Kim A. Wilcox was appointed as UC Riverside’s ninth chancellor in August 2013. Since then, he has spurred a new era of growth of the campus, embarking on the expansion of the faculty by 300 positions; development of new facilities for research, teaching, and public service; and a new emphasis on institutional globalization.
Wilcox is a long-time national advocate for increased access to quality higher education, and for the particular role public universities play in the United States. Under his leadership, UC Riverside became a charter member of the University Innovation Alliance, a collaboration of major public research universities in America seeking to improve student graduation rates and outcomes across all socio-economic and ethnic backgrounds. Wilcox participated in the 2014 White House College Opportunity Day of Action, at which President Barack Obama recognized the Riverside County Education Collaborative and the participation of UCR and regional school districts in improving the pipeline from K-12 to two- and four-year colleges.
UC Riverside, with 22,000 students, hosts the most diverse student population of any major research university in the nation, and has received acclaim for student outcomes. Wilcox, himself, was a first-generation college-going student, matriculating at Michigan State University, where he earned a Bachelor’s of Arts in Audiology and Speech Sciences. He also holds MS and PhD degrees in Speech and Hearing Sciences from Purdue University.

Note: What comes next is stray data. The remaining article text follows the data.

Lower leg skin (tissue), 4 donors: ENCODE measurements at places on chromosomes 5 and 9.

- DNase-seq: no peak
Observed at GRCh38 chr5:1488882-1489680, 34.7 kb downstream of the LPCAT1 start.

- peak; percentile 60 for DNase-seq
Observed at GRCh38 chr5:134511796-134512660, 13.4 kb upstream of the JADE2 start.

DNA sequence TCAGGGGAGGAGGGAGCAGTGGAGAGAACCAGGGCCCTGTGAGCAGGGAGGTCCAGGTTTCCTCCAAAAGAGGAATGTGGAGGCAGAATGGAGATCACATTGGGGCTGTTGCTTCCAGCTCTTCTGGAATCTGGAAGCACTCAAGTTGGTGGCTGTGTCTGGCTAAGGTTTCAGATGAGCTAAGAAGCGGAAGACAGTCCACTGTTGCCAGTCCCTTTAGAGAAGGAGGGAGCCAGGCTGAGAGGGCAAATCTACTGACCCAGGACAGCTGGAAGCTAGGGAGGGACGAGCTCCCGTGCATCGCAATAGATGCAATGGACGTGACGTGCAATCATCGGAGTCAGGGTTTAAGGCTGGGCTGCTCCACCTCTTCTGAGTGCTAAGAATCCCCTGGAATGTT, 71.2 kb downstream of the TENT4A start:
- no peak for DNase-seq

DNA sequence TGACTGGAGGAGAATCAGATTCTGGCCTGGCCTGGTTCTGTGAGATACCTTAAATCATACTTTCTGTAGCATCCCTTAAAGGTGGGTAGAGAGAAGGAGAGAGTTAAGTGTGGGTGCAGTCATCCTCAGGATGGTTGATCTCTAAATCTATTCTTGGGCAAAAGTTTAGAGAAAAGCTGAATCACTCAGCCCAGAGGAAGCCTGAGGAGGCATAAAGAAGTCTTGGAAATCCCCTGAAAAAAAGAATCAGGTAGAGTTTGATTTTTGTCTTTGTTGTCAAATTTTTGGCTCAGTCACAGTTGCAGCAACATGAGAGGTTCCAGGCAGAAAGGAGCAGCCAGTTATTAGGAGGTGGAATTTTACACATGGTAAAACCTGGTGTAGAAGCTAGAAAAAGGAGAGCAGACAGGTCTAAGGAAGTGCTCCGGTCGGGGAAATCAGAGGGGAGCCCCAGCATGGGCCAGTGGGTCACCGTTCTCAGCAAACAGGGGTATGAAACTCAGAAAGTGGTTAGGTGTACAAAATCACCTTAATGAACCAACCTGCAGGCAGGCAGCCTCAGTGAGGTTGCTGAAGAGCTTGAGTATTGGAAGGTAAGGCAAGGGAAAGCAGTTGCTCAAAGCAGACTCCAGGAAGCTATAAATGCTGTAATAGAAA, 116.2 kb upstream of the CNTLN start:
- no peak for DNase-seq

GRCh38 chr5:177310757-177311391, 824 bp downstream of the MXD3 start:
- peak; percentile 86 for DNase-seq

Prior to UC Riverside, Wilcox served in senior positions at Michigan State University and the University of Kansas, and began his academic career at the University of Missouri. As provost of Michigan State from 2005 to July 2013, Wilcox implemented major institutional restructuring and strategic positioning initiatives, broadened international research collaborations, redesigned undergraduate student support programs, and facilitated the growth of research programs, significantly increasing grants and contracts activity. Previously, he was dean of the College of Liberal Arts and Sciences at the University of Kansas, from 2002 to 2005, and president and chief executive officer of the Kansas Board of Regents from 1999 to 2002.